As the coronavirus pandemic rages in New York, more and more businesses are shuttering, both temporarily and permanently. The federal government has been providing relief across multiple aid packages, but for some struggling small-business owners, it hasn’t been enough.
Some owners are turning to their business interruption insurance policy for a payout to keep them afloat, only to find out that type of insurance doesn’t cover pandemics. Lawmakers in New York say insurance companies are trying to game the system during an unprecedented crisis. The state Legislature is considering legislation that would force insurance companies to make claim payments even when the contract doesn’t include, or even explicitly excludes, pandemics. But members of the insurance industry say business interruption insurance was never intended for the kind of situation the country is facing, and forcing payments would be an illegal move that could bankrupt the industry.
Business interruption insurance is one type of policy that small businesses can purchase to help safeguard them against tough times. As the name implies, policyholders can make a claim when their business operations get interrupted due to some form of natural or man-made disaster. Following the SARS outbreak nearly two decades ago, most policies began to say that viral or bacterial outbreaks were not covered. And even when the contract doesn’t mention pandemics, insurers are still refusing to pay out claims.
Assemblyman Robert Carroll, the sponsor of legislation that would make small-business policyholders retroactively covered, said this is unconscionable. “The reasonable small business purchases this insurance for times just like this when, at no fault of their own, because of a natural disaster, their business is interrupted,” Carroll told City & State. He said even though many policies exclude pandemics, these small-business owners have no negotiating power to change the terms of their contracts. Carroll added that even if someone asked for additional coverage in the case of a viral or bacterial outbreak, such a policy doesn’t exist. In other words, small-business owners who have been paying premiums for years are now being blindsided by a disaster that their insurers say they have no responsibility to cover, Carroll said.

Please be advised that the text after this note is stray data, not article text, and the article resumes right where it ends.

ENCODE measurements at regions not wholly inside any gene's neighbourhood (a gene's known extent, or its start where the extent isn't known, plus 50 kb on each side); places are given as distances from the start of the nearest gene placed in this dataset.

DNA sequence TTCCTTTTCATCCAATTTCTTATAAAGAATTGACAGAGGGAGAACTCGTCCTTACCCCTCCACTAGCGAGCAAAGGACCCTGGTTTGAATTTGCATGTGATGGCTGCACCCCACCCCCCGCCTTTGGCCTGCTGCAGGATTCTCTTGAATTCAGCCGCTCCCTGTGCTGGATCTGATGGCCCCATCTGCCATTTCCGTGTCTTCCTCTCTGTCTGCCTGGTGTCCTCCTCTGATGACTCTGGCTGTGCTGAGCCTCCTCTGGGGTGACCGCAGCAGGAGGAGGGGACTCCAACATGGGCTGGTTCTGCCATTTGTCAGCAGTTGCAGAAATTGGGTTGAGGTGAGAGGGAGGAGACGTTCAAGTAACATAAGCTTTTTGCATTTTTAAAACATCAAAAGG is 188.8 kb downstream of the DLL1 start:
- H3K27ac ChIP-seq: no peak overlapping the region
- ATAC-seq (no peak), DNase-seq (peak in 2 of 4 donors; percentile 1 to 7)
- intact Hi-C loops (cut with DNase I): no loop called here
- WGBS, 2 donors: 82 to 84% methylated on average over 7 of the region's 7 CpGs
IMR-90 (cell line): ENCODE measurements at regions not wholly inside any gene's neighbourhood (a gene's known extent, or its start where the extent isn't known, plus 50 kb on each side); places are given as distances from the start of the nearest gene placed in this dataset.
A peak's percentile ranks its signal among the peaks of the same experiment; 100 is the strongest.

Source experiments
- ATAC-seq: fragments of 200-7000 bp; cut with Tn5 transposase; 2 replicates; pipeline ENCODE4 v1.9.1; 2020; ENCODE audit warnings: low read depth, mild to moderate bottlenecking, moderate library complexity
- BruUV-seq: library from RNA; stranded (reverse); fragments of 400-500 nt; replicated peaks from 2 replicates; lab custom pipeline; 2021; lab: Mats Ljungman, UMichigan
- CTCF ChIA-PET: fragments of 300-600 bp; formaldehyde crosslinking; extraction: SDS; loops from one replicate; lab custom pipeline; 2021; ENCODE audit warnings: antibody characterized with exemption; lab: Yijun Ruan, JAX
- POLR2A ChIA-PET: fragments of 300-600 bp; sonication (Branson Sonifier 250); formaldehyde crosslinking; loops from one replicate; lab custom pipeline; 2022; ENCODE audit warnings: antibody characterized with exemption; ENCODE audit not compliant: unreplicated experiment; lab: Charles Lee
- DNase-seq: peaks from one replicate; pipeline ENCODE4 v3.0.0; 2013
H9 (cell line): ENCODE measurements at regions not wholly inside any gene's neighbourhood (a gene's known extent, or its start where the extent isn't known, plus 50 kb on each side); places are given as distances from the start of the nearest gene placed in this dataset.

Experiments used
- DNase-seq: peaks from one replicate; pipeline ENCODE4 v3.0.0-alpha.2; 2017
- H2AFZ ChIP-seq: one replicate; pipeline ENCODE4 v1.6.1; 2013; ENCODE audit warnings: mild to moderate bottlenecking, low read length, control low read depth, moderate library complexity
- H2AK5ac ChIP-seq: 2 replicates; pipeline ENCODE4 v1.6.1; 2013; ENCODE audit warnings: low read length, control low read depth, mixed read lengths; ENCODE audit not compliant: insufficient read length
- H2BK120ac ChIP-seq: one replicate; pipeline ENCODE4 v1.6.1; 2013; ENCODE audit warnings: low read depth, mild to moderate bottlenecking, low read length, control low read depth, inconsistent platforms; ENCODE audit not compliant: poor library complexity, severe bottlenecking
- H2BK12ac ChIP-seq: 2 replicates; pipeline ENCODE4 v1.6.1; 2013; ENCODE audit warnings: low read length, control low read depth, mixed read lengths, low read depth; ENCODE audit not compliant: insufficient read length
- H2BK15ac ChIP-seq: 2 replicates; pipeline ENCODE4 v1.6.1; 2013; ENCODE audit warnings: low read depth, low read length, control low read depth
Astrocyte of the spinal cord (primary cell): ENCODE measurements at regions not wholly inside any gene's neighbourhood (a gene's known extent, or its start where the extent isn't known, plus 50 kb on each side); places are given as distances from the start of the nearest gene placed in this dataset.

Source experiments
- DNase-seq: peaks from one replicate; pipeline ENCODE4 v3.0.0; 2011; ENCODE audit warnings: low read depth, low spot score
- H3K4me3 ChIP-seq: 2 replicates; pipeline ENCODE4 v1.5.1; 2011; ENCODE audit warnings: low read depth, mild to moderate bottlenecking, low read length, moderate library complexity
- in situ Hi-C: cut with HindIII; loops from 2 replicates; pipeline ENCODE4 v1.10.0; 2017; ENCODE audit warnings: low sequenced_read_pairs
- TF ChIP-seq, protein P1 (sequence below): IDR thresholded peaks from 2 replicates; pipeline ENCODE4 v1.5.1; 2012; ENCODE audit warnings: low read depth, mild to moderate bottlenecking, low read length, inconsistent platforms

But the insurance industry believes those arguments are flawed, and that Carroll’s legislation could have dire consequences for the industry. Laura Foggan, who leads the insurance group at the law firm Crowell & Moring LLP, said that business interruption insurance is specifically intended for when there is physical or structural damage to a business as the result of a natural disaster like a hurricane. This is explained clearly on the website for the state Department of Financial Services, the state agency that regulates insurance. In an FAQ for small-business owners about the coronavirus, the agency wrote that “any claim would still need to be related to your property damage for coverage to be triggered,” even if the contract doesn’t explicitly exclude pandemics. Foggan said that when that language was added following the SARS outbreak, it was more for clarification – she argued that business interruption insurance would never have covered such a situation since it doesn’t cause property damage. “It is not designed to respond to the risk of bodily injury,” Foggan said. “That’s a different kind of risk and a pandemic is, by its nature, a very different kind of exposure.”
“When you purchase business interruption insurance, you reasonably expect that if your business is closed down by the government because of some natural disaster … that you’re going to get paid.” – Assemblyman Robert Carroll